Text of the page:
Climate data for Amherstburg (1981−2010)
Month Jan Feb Mar Apr May Jun Jul Aug Sep Oct Nov Dec Year
Record high °C (°F) 15.0
(59)
19.0
(66.2)
24.5
(76.1)
30.0
(86)
33.0
(91.4)
36.0
(96.8)
38.0
(100.4)
37.0
(98.6)
34.0
(93.2)
28.5
(83.3)
23.0
(73.4)
18.0
(64.4)
38.0
(100.4)
Average high °C (°F) 0.5
(32.9)
2.1
(35.8)
7.1
(44.8)
14.2
(57.6)
20.5
(68.9)
26.1
(79)
28.5
(83.3)
27.4
(81.3)
23.3
(73.9)
15.9
(60.6)
8.7
(47.7)
2.3
(36.1)
14.7
(58.5)
Daily mean °C (°F) −3.0
(26.6)
−1.8
(28.8)
2.3
(36.1)
8.9
(48)
15.0
(59)
20.8
(69.4)
23.2
(73.8)
22.3
(72.1)
18.1
(64.6)
11.3
(52.3)
5.1
(41.2)
−1.0
(30.2)
10.1
(50.2)
Average low °C (°F) −6.5
(20.3)
−5.7
(21.7)
−2.4
(27.7)
3.5
(38.3)
9.4
(48.9)
15.4
(59.7)
17.9
(64.2)
17.3
(63.1)
12.9
(55.2)
6.6
(43.9)
1.3
(34.3)
−4.2
(24.4)
5.5
(41.9)
Record low °C (°F) −28
(−18)
−22.5
(−8.5)
−20.5
(−4.9)
−8
(18)
−2.0
(28.4)
5.0
(41)
8.0
(46.4)
8.0
(46.4)
1.0
(33.8)
−5
(23)
−10.5
(13.1)
−22.5
(−8.5)
−28
(−18)
Precipitation mm (inches) 66.2
(2.606)
54.9
(2.161)
62.5
(2.461)
89.4
(3.52)
96.8
(3.811)
79.6
(3.134)
81.2
(3.197)
81.9
(3.224)
85.6
(3.37)
74.2
(2.921)
71.1
(2.799)
62.7
(2.469)
906.0
(35.669)
Rainfall mm (inches) 40.0
(1.575)
38.1
(1.5)
46.7
(1.839)
86.1
(3.39)
96.8
(3.811)
79.6
(3.134)
81.2
(3.197)
81.9
(3.224)
85.6
(3.37)
73.8
(2.906)
68.1
(2.681)
44.9
(1.768)
822.7
(32.39)
Snowfall cm (inches) 26.2
(10.31)
16.7
(6.57)
15.9
(6.26)
3.3
(1.3)
0.0
(0)
0.0
(0)
0.0
(0)
0.0
(0)
0.0
(0)
0.4
(0.16)
3.0
(1.18)
17.8
(7.01)
83.3
(32.8)
Avg. precipitation days (≥ 0.2 mm) 12.0 9.1 11.7 13.6 12.8 10.1 10.5 10.0 9.2 10.4 11.8 12.4 133.5
Avg. rainy days (≥ 0.2 mm) 6.6 5.5 8.8 12.8 12.8 10.1 10.5 10.0 9.2 10.4 10.7 7.8 115.1
Avg. snowy days (≥ 0.2 cm) 6.6 4.6 4.1 1.6 0.0 0.0 0.0 0.0 0.0 0.16 1.4 5.8 24.3
Source: Environment Canada[14]

Demographics[edit]

Historical populations
Year Pop.   ±%  
1841 985 —    
1871 1,936 +96.5%
1881 2,672 +38.0%
1891 2,279 −14.7%
1901 2,222 −2.5%
1911 2,560 +15.2%
1921 2,769 +8.2%
1931 2,759 −0.4%
1941 2,853 +3.4%
1951 3,638 +27.5%
1961 4,452 +22.4%
1971 5,169 +16.1%
1981 5,685 +10.0%
1991 8,921 +56.9%
1996 19,273 +116.0%
2001 20,339 +5.5%
2006 21,748 +6.9%
2011 21,556 −0.9%

Population trend:[17]

  • Population in 2006: 21,748
  • Population in 2001: 20,339
    • Amherstburg (former town): 10,822
    • Anderdon (former township): 6331
    • Malden (former township): 3186
  • Population total in 1996: 19,273
    • Amherstburg (town): 10,245
    • Anderdon (township): 5730
    • Malden (township): 3298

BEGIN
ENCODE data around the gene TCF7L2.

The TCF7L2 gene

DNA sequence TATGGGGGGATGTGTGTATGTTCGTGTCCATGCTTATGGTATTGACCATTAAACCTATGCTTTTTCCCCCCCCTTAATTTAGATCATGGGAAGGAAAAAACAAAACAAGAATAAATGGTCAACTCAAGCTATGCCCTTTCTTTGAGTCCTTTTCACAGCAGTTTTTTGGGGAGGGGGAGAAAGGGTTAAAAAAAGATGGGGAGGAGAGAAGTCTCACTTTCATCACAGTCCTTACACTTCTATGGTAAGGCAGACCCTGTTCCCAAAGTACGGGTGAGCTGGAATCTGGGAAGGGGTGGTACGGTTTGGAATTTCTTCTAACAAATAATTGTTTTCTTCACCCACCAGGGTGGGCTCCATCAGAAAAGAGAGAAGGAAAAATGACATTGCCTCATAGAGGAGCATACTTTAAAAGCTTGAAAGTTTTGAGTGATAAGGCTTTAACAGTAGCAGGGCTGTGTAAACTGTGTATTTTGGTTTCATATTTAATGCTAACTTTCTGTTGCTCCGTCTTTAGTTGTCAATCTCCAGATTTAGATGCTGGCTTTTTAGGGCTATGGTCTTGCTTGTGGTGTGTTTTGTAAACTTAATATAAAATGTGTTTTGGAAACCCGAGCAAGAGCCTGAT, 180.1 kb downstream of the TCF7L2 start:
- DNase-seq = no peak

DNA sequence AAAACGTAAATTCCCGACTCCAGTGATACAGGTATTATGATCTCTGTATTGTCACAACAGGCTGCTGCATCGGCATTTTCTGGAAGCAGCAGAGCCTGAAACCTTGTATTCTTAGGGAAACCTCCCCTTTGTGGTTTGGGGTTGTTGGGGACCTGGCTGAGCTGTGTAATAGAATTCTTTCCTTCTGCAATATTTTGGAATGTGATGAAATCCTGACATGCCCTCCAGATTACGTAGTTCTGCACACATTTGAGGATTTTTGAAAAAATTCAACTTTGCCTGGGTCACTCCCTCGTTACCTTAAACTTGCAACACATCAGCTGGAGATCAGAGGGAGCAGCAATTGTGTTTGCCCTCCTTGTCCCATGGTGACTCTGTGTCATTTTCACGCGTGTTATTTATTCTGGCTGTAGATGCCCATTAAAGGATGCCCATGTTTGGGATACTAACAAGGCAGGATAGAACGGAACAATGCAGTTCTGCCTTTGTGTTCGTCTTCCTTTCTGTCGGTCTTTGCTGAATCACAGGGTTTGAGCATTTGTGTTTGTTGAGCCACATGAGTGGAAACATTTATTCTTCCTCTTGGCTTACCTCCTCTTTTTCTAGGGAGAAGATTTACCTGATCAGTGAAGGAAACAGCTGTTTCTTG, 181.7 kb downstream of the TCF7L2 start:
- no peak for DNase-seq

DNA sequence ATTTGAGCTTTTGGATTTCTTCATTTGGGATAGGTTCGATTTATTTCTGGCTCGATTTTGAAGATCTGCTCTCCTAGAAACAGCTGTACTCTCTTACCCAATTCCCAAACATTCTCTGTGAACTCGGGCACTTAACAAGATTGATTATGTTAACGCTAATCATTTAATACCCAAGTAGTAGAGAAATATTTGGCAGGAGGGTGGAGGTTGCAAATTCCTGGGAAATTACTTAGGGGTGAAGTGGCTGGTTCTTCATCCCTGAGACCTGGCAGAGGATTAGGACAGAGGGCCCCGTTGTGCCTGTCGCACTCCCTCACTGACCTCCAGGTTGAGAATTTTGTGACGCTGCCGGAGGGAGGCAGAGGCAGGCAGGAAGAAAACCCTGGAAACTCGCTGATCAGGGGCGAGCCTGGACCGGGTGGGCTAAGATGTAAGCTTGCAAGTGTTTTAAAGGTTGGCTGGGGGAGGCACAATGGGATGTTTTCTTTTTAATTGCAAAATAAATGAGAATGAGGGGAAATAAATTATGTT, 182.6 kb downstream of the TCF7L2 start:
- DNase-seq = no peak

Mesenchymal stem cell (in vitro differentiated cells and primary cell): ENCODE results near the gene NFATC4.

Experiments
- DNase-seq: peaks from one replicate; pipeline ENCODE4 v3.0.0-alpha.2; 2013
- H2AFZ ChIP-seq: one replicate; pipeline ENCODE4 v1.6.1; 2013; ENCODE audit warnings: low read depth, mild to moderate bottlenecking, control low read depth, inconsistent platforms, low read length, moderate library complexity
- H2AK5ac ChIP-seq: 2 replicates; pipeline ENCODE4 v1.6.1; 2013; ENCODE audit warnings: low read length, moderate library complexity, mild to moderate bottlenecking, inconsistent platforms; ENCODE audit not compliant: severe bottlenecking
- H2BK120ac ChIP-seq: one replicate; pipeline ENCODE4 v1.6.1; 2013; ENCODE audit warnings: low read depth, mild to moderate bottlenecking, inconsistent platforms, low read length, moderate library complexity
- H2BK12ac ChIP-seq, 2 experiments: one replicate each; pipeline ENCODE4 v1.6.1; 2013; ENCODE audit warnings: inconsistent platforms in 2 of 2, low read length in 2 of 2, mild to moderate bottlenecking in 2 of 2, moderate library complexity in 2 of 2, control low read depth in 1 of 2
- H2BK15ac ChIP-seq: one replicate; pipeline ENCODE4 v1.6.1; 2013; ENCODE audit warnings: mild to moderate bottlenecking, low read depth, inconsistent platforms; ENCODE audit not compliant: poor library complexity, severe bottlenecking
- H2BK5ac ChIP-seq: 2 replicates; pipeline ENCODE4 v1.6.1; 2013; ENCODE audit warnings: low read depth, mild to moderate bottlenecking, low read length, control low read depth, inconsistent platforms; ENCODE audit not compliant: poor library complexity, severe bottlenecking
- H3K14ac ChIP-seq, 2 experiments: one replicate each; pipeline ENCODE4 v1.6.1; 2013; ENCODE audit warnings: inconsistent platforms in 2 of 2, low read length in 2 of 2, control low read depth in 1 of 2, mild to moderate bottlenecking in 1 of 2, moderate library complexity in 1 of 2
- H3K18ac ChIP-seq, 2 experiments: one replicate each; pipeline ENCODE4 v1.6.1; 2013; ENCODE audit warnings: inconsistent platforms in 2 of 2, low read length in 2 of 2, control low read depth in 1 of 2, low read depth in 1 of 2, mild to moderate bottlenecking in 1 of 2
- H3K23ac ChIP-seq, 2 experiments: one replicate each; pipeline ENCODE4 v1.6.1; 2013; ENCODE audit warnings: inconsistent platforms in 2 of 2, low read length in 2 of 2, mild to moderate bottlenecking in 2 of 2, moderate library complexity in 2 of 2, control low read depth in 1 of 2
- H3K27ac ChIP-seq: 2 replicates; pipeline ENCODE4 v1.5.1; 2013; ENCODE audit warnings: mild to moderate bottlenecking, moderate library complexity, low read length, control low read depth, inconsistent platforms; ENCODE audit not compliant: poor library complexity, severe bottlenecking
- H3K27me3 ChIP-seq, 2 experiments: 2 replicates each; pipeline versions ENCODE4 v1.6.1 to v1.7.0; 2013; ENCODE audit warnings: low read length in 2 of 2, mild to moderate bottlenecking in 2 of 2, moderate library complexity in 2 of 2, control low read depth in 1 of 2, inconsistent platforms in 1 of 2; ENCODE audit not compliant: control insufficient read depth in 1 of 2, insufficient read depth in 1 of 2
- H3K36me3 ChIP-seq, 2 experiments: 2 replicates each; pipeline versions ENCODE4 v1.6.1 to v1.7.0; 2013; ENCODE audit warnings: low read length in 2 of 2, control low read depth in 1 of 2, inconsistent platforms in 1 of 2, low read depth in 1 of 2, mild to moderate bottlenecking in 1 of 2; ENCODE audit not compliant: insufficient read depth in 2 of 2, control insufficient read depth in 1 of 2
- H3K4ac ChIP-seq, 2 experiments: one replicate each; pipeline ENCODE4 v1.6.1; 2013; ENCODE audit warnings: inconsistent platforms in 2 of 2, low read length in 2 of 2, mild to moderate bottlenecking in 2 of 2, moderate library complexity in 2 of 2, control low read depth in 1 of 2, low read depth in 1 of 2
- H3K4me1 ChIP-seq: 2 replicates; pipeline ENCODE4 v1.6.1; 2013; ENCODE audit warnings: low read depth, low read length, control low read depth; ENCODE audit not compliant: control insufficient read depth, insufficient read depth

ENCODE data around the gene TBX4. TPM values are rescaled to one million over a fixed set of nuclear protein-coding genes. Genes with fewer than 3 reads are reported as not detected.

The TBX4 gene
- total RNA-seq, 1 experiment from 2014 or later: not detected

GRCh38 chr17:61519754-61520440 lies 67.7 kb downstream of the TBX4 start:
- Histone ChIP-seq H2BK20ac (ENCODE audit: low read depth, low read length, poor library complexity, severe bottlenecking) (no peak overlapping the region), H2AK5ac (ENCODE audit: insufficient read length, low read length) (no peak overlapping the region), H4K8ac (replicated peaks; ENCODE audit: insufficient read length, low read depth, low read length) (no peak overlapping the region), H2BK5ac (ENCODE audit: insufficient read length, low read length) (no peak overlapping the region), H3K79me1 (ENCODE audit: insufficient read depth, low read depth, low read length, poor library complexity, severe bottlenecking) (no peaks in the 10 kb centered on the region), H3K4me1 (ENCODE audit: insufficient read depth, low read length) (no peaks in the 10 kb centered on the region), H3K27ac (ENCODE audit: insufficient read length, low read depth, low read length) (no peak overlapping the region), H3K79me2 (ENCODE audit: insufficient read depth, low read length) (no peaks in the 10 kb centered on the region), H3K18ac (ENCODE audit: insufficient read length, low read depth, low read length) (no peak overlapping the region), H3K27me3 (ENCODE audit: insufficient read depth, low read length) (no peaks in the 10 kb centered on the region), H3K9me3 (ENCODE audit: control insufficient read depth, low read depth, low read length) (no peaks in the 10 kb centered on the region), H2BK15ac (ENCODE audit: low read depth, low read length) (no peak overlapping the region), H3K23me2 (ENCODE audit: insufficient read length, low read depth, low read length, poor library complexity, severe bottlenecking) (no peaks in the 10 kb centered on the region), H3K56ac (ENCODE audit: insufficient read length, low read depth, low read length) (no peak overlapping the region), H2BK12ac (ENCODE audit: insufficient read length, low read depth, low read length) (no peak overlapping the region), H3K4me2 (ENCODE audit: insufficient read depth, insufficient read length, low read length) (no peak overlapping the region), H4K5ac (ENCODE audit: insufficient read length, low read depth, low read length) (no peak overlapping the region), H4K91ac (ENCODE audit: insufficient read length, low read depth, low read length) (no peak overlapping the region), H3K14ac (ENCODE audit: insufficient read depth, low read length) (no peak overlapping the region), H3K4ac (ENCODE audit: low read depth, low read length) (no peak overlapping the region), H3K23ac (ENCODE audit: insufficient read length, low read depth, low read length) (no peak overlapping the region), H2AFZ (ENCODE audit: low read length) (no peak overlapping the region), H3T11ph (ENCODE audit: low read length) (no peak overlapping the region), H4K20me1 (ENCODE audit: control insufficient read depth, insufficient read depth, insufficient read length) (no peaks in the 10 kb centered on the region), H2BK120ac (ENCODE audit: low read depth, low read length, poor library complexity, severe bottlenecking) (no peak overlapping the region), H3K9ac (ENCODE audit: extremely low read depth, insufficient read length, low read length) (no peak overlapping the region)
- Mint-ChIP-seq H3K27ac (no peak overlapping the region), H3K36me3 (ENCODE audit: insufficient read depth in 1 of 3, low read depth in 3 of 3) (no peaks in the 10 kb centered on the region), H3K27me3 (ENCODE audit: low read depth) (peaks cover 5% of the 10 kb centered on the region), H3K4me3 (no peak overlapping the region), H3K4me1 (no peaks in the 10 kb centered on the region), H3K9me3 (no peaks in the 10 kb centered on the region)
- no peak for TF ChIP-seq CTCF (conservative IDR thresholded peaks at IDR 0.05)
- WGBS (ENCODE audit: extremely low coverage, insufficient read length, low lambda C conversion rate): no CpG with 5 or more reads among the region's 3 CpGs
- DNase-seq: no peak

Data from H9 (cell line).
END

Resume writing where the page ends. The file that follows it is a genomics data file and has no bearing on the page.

• Population total in 1991: 17,577
    • Amherstburg (town): 8921
    • Anderdon (township): 5502
    • Malden (township): 3155
Visible minority and Aboriginal population (Canada 2006 Census)
Population group Population  % of total population
White 20,465 94.7%
Visible minority group
Source:[18]
South Asian 25 0.1%
Chinese 45 0.2%
Black 400 1.9%
Filipino 60 0.3%
Latin American 15 0.1%
Arab 20 0.1%
Southeast Asian 65 0.3%
West Asian 15 0.1%
Korean 10 0%
Japanese 35 0.2%
Visible minority, n.i.e. 15 0.1%
Multiple visible minority 15 0.1%
Total visible minority population 725 3.4%
Aboriginal group
Source:[19]
First Nations 225 1%
Métis 185 0.9%
Inuit 0 0%
Aboriginal, n.i.e. 10 0%
Multiple Aboriginal identity 0 0%
Total Aboriginal population 410 1.9%
Total population 21,600 100%

Notable residents[edit]

See also[edit]

References[edit]

  1. ^ a b c "Amherstburg census profile". 2011 Census of Population. Statistics Canada. Retrieved 2012-08-08. 
  2. ^ a b "Amherstburg (Population Centre) census profile". 2011 Census of Population. Statistics Canada. Retrieved 2012-08-08. 
  3. ^ The province of Ontario gazetteer and directory. H. McEvoy Editor and Compiler, Toronto : Robertson & Cook, Publishers, 1869
  4. ^ ""Bellevue" 1816". OntarioPlaques.com. September 2004. Archived from the original on 27 May 2011. Retrieved 2011-04-15. 
  5. ^ "The Gibson Gallery". WorldWeb.com. Retrieved 2011-04-15. 
  6. ^ "Amherstburg Historic Sites & Interpretive Centres". WorldWeb.com. Retrieved 2011-04-15. 
  7. ^ cbc.ca: "Honeywell suspends Amherstburg operations, lays off 75" 21 Oct 2013
  8. ^ a b c windsorstar.ca: "Honeywell suspends operations in Amherstburg" 21 Oct 2013
  9. ^ areadevelopment.com: "Honeywell Plans $208 Million Expansion At Its Four Louisiana Production Plants" 15 Jul 2013
  10. ^ rivertowntimes.com: "Honeywell suspending HF production, laying off 75 employees" 23 Oct 2013
  11. ^ canada.com: "Amherstburg arsenic levels shrinking, residents told" 21 Feb 2008
  12. ^ a b c Daily Commercial News: "Amherstburg, Ontario chemical plant set to come down piece by piece" 26 Apr 2012
  13. ^ "Remediation of Amherstburg’s former General Chemical plant on schedule" 29 Apr 2013
  14. ^ "Amherstburg". Canadian Climate Normals 1981–2010. Environment Canada. Retrieved April 9, 2014. 
  15. ^ "2006 Community Profiles". Canada 2006 Census. Statistics Canada. March 30, 2011. Retrieved 2011-04-04. 
  16. ^ "2001 Community Profiles". Canada 2001 Census. Statistics Canada. February 17, 2012. Retrieved 2011-04-04. 
  17. ^ Statistics Canada: 1996, 2001, 2006 census
  18. ^ [1], Community Profiles from the 2006 Census, Statistics Canada - Census Subdivision
  19. ^ [2], Aboriginal Population Profile from the 2006 Census, Statistics Canada - Census Subdivision

External links[edit]